The Tatra 603 may be the only car that was built for distinct elite, had sales politically regulated, and starred in films.

The 603 was built by Tatra, an automobile manufacturer in the country that was formerly Czechoslovakia. Following the communist takeover, the government issued an order to Tatra to design and manufacture a car that would be suitable for official use. The car must seat six people with an engine capacity not in excess of 3.6.

The result was a large four-door sedan with a 2472 cc cast aluminum, V8 engine that was mounted in the rear behind rear swinging half axles. The engine was air cooled by oil coolers. It had a top speed of 158 kh. The transmission was located under the steering wheel and the gearbox was mounted in the rear.

The 603 had front and rear bench seats each of which would comfortably seat three people. A large luggage compartment was under the hood of the car.
The all round independent suspension and soft coil springs provided a comfortable ride.

The 603 featured large windows on the front, sides, and rear. In the original model, there are three front headlamps mounted under a plastic cover. This is the 603-1. The body was modified twice thereafter.

A fourth headlamp was added to the 603-2 and the lamps were flanked by an oval grill. The 603-3 dispensed with the grill and mounted the headlamps flush with the front.

Only one car was produced in 1955 and it was introduced to the public at the 1955 International Six Day Motorevent in Zlin. Nine additional cars were built in 1956.

When serial production began in 1957, only two cars per day could be completed as the car was crafted almost entirely by hand.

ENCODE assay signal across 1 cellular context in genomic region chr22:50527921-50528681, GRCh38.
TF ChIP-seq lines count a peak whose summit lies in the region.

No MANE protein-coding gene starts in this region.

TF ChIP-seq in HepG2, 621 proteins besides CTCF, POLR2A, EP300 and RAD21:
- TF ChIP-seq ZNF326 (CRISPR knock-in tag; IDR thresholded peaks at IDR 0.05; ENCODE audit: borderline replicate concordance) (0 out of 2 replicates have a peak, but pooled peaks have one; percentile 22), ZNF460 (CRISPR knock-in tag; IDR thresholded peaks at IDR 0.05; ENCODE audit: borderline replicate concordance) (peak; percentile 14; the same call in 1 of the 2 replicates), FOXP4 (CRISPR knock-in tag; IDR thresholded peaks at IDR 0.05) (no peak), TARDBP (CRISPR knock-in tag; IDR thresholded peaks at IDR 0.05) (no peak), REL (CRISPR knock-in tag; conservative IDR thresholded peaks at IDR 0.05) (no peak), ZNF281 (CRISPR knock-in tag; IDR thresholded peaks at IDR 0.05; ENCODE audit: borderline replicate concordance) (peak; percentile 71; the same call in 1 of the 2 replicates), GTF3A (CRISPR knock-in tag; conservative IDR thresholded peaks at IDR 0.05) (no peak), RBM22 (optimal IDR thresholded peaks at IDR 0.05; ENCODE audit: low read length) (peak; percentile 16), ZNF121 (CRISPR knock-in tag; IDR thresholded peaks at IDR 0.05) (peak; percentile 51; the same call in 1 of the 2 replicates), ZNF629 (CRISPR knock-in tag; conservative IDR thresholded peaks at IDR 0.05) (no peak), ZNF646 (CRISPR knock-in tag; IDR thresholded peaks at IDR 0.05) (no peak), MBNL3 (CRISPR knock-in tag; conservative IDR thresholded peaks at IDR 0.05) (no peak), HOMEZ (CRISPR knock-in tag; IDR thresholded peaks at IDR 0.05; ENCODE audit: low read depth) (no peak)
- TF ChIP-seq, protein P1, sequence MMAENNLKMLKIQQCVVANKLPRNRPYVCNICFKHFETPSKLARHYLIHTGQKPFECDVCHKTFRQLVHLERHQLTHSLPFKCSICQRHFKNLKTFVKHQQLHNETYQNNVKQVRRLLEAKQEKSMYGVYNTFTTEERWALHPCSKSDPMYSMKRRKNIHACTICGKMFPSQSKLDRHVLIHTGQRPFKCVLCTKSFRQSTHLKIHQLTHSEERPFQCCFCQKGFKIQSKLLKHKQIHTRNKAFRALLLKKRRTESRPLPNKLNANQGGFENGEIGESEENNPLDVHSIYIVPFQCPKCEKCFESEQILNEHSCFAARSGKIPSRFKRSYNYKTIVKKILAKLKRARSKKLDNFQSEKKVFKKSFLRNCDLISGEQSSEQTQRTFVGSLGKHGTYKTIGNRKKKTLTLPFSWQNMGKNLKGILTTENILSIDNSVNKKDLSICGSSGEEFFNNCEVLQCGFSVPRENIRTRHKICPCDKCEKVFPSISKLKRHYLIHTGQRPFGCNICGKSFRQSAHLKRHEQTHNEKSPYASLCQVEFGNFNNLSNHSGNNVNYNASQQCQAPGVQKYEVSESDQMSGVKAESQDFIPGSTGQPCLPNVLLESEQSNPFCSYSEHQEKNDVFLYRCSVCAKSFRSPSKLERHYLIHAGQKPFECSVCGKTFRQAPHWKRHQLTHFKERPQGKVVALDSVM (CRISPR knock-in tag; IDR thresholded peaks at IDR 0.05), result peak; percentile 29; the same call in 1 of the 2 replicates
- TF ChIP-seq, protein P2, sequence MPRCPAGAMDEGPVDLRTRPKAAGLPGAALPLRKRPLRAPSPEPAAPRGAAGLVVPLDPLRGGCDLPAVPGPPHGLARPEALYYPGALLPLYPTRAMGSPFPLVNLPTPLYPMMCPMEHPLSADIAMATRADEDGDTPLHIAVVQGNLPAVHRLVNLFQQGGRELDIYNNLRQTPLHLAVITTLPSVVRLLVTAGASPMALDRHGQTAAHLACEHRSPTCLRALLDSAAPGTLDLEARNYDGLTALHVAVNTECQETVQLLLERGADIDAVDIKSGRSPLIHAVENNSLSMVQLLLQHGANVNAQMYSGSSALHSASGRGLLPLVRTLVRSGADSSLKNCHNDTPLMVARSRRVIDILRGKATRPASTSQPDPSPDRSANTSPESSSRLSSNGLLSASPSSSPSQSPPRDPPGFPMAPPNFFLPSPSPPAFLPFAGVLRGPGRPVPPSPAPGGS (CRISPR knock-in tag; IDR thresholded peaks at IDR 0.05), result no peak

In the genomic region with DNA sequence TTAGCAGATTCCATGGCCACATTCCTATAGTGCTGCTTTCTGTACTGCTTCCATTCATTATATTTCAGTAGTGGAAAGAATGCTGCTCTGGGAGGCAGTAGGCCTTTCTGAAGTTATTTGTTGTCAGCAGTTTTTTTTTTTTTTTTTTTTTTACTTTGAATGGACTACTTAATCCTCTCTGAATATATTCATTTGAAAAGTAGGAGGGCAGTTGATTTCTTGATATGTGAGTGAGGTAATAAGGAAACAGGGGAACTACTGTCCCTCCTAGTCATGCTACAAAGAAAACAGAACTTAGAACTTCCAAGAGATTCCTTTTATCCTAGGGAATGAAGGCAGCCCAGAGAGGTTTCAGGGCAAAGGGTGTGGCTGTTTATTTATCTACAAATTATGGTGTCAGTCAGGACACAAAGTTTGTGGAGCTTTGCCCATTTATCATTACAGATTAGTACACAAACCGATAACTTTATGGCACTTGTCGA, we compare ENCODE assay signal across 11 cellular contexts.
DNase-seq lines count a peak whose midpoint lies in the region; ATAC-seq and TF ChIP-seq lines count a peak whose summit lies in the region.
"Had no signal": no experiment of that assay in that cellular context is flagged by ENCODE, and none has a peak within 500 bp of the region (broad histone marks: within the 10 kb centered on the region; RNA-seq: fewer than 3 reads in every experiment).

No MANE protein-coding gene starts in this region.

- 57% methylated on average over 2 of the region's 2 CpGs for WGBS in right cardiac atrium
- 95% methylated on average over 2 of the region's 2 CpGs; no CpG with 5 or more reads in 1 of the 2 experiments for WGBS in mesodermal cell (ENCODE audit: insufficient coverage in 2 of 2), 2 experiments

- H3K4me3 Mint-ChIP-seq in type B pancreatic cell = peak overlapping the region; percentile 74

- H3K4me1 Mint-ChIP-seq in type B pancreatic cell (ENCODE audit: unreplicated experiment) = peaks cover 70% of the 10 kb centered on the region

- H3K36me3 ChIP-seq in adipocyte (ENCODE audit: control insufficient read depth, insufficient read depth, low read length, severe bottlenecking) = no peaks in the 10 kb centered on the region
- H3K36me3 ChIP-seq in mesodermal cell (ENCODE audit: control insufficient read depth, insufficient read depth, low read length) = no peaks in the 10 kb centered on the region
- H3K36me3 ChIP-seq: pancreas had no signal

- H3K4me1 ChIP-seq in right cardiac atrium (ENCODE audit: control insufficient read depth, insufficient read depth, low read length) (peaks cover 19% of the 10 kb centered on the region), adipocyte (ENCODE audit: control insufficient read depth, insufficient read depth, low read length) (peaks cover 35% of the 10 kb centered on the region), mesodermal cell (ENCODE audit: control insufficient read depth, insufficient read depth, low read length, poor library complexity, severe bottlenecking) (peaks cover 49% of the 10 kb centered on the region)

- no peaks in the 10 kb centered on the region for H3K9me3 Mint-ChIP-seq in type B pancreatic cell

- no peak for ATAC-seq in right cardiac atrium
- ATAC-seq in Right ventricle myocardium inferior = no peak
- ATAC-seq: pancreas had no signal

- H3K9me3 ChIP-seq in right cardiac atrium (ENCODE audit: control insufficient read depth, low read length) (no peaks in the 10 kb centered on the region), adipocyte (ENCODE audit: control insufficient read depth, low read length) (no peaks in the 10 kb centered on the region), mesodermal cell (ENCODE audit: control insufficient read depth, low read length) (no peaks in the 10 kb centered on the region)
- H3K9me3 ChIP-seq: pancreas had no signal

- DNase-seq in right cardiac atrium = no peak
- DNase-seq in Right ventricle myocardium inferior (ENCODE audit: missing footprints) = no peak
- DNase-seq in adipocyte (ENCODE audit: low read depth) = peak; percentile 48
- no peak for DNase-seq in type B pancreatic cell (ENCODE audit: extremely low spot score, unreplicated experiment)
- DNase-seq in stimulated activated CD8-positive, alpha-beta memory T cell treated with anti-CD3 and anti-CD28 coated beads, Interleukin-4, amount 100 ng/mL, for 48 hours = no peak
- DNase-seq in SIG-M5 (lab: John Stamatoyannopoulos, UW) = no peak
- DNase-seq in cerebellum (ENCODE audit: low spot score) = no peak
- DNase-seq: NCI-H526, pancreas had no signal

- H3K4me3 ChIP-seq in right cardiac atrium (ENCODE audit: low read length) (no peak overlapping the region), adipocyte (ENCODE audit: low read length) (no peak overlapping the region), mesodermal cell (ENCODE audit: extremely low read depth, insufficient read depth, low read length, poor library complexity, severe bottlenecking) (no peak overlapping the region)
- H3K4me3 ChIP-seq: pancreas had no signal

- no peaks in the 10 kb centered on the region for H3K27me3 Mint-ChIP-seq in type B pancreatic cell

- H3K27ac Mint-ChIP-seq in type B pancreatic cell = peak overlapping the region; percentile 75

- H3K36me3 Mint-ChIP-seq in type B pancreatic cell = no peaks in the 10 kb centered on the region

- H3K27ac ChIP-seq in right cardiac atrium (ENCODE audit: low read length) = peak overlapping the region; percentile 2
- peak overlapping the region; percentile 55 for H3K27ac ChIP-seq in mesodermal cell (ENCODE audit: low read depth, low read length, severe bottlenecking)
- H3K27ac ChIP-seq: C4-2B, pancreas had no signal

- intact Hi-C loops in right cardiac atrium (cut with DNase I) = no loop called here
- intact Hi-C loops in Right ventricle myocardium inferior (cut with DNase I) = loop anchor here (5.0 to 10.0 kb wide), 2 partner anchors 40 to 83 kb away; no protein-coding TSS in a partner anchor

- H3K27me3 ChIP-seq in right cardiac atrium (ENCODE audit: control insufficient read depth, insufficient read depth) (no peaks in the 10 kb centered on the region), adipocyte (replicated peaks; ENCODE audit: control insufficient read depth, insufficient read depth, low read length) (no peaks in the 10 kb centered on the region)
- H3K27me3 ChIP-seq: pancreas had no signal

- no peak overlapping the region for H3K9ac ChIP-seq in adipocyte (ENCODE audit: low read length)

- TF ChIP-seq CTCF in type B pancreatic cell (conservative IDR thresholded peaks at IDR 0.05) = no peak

Prime Minister Vaclav Kopecky received one of the first T603's manufactured, probably due to his unwavering support throughout its conception and creation. Without this, the 603 may never have been born.

In 1958 some minor improvements were made. Tatra enlarged the rear wheel openings, changed the door catches and installed chrome fins on the air intake. They also enlarged the ventilation openings and improved the air intake.

In 1959, a white T603 won a Golden Ribbon in Wesbagen, Germany awarded on the basis of its style, appearance and overall elegance.

Sales within Czechoslovakia were restricted to senior members of political organizations and certain industries. The 603 was also exported to other countries in Eastern Europe including Germany and Russia, again for official use only. Then, in 1960, when Fidel Castro joined the Communist Bloc, he was given a white T603 equipped with air conditioning.

The 603 was virtually unknown on the other side of the Iron Curtain. Communist political philosophies prohibited any sales to capitalist countries. A few were brought into Western countries to serve Czech embassies and were left behind when the officials departed. Some were abandoned after exhibition in motor shows.

The 603 was the sinister sedan in the film, "A Series of Fortunate Events." It also appeared in 16 other movies.

Between the years of 1955 and 1975, a total of 20,422 cars were produced, almost entirely built by hand. Today, the 603 is a classic and is highly sought after by car collectors.